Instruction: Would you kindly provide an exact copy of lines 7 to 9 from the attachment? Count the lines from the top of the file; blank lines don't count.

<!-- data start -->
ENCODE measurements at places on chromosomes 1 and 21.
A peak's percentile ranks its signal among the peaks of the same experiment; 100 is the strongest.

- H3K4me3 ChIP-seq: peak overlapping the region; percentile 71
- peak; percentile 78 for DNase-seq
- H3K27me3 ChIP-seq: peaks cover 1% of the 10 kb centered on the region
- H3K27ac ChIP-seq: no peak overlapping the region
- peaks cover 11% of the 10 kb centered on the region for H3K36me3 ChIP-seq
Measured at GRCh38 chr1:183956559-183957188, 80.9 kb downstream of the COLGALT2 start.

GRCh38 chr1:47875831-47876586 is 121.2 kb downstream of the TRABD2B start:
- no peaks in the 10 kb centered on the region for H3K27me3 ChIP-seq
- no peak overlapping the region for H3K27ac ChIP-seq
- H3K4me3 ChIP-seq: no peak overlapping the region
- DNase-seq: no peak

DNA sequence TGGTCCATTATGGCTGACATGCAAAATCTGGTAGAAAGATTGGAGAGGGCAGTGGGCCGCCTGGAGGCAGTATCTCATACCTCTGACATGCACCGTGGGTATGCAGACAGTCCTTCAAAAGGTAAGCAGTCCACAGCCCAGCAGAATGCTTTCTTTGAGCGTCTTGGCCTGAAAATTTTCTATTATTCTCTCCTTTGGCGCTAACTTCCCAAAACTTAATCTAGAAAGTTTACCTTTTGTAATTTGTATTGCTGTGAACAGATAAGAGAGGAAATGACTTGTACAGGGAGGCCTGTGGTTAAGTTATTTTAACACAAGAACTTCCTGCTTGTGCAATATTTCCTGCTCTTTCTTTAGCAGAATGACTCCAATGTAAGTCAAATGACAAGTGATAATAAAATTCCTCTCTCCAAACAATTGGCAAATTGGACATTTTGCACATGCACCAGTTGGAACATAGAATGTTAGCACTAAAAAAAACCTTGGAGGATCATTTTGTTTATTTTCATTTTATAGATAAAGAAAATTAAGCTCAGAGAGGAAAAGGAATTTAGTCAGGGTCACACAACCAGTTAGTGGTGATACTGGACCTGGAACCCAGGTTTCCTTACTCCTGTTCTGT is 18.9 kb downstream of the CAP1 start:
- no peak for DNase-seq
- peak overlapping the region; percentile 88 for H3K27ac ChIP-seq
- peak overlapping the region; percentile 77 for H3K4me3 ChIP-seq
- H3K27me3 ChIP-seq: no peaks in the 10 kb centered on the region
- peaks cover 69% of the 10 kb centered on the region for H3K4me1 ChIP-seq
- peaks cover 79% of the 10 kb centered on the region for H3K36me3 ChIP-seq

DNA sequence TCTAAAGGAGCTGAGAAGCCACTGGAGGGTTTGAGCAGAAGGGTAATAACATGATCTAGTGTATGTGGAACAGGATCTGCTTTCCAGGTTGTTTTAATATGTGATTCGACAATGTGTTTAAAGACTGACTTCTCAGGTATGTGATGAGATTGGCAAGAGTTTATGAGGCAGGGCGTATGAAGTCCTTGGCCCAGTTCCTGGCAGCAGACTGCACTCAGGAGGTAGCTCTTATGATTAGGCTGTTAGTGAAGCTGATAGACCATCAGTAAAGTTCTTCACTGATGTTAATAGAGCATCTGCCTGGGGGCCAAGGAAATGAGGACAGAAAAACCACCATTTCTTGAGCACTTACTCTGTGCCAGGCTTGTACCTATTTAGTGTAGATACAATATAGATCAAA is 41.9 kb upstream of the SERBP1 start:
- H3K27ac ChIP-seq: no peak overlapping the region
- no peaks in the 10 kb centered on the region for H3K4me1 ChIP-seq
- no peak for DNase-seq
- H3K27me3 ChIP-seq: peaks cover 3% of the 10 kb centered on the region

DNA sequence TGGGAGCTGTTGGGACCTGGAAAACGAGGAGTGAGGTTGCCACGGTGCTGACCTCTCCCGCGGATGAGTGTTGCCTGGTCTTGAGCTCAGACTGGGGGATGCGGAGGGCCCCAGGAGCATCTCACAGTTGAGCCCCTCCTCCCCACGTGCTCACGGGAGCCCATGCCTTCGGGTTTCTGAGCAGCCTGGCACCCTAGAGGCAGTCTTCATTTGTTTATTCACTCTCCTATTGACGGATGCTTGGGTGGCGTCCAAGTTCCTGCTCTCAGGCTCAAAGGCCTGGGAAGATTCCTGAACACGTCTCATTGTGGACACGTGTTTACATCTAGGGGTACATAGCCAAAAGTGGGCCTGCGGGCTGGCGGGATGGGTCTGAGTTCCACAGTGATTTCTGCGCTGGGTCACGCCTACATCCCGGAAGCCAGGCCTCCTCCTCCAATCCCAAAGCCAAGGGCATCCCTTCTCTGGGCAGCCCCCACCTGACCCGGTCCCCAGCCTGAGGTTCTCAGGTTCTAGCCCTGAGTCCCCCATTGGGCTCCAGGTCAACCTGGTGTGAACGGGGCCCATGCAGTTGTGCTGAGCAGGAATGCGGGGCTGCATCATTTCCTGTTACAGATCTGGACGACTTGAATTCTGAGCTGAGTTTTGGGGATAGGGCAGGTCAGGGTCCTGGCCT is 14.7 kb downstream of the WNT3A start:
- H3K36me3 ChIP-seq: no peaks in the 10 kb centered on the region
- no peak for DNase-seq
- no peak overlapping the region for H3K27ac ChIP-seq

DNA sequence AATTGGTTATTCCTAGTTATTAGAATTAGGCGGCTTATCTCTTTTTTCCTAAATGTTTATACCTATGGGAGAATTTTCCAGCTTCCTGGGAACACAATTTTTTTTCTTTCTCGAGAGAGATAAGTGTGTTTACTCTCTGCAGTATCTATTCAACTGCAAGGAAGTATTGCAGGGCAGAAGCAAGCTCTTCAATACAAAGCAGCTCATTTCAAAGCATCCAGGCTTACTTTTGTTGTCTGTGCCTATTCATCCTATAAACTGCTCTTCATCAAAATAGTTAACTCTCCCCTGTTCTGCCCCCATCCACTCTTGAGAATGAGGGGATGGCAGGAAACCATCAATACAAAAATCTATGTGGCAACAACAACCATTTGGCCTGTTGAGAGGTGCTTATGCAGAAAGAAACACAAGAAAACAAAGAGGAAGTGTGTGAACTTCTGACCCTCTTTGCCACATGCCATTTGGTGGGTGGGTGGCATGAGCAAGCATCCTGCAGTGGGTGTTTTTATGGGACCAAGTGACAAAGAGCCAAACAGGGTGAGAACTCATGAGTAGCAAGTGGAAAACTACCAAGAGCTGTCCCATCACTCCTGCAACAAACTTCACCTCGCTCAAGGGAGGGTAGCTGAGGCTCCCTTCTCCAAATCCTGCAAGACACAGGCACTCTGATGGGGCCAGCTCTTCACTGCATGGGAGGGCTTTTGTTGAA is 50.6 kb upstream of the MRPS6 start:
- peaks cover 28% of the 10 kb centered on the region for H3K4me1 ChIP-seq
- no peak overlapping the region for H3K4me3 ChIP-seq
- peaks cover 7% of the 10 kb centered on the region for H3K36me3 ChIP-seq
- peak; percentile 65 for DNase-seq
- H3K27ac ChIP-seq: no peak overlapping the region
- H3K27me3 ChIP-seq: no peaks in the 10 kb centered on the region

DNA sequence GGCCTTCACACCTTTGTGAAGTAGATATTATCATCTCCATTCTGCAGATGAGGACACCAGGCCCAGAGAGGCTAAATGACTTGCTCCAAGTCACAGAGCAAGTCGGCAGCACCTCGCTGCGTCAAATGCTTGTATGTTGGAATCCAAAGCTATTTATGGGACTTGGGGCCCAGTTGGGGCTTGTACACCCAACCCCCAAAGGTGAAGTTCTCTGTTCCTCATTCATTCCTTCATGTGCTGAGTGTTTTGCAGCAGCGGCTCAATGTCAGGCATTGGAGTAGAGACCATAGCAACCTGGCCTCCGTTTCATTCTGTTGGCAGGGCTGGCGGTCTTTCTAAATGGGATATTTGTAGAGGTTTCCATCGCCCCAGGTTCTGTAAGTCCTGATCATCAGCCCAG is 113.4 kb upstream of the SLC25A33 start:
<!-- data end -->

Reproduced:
- peaks cover 11% of the 10 kb centered on the region for H3K36me3 ChIP-seq
Measured at GRCh38 chr1:183956559-183957188, 80.9 kb downstream of the COLGALT2 start.

GRCh38 chr1:47875831-47876586 is 121.2 kb downstream of the TRABD2B start: